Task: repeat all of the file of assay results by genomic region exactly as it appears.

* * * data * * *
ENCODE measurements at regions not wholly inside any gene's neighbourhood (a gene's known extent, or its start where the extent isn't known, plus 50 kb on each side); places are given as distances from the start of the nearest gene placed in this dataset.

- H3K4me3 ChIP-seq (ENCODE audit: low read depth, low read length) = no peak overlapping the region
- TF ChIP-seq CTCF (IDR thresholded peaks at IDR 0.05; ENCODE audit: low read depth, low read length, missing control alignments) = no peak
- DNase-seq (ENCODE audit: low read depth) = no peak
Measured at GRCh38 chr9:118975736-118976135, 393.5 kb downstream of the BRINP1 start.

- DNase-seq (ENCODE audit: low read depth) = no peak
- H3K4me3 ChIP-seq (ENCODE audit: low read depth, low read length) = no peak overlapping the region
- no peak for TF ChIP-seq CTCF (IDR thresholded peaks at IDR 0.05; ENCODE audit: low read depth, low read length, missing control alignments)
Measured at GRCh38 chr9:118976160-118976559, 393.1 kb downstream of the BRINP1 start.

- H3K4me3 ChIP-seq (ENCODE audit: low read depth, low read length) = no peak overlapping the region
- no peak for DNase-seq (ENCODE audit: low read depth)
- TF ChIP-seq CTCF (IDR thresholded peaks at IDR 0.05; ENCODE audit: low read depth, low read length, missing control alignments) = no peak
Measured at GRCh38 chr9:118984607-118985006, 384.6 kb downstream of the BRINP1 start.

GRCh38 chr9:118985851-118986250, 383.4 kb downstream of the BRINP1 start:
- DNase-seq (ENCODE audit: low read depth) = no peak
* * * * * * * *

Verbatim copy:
ENCODE measurements at regions not wholly inside any gene's neighbourhood (a gene's known extent, or its start where the extent isn't known, plus 50 kb on each side); places are given as distances from the start of the nearest gene placed in this dataset.

- H3K4me3 ChIP-seq (ENCODE audit: low read depth, low read length) = no peak overlapping the region
- TF ChIP-seq CTCF (IDR thresholded peaks at IDR 0.05; ENCODE audit: low read depth, low read length, missing control alignments) = no peak
- DNase-seq (ENCODE audit: low read depth) = no peak
Measured at GRCh38 chr9:118975736-118976135, 393.5 kb downstream of the BRINP1 start.

- DNase-seq (ENCODE audit: low read depth) = no peak
- H3K4me3 ChIP-seq (ENCODE audit: low read depth, low read length) = no peak overlapping the region
- no peak for TF ChIP-seq CTCF (IDR thresholded peaks at IDR 0.05; ENCODE audit: low read depth, low read length, missing control alignments)
Measured at GRCh38 chr9:118976160-118976559, 393.1 kb downstream of the BRINP1 start.

- H3K4me3 ChIP-seq (ENCODE audit: low read depth, low read length) = no peak overlapping the region
- no peak for DNase-seq (ENCODE audit: low read depth)
- TF ChIP-seq CTCF (IDR thresholded peaks at IDR 0.05; ENCODE audit: low read depth, low read length, missing control alignments) = no peak
Measured at GRCh38 chr9:118984607-118985006, 384.6 kb downstream of the BRINP1 start.

GRCh38 chr9:118985851-118986250, 383.4 kb downstream of the BRINP1 start:
- DNase-seq (ENCODE audit: low read depth) = no peak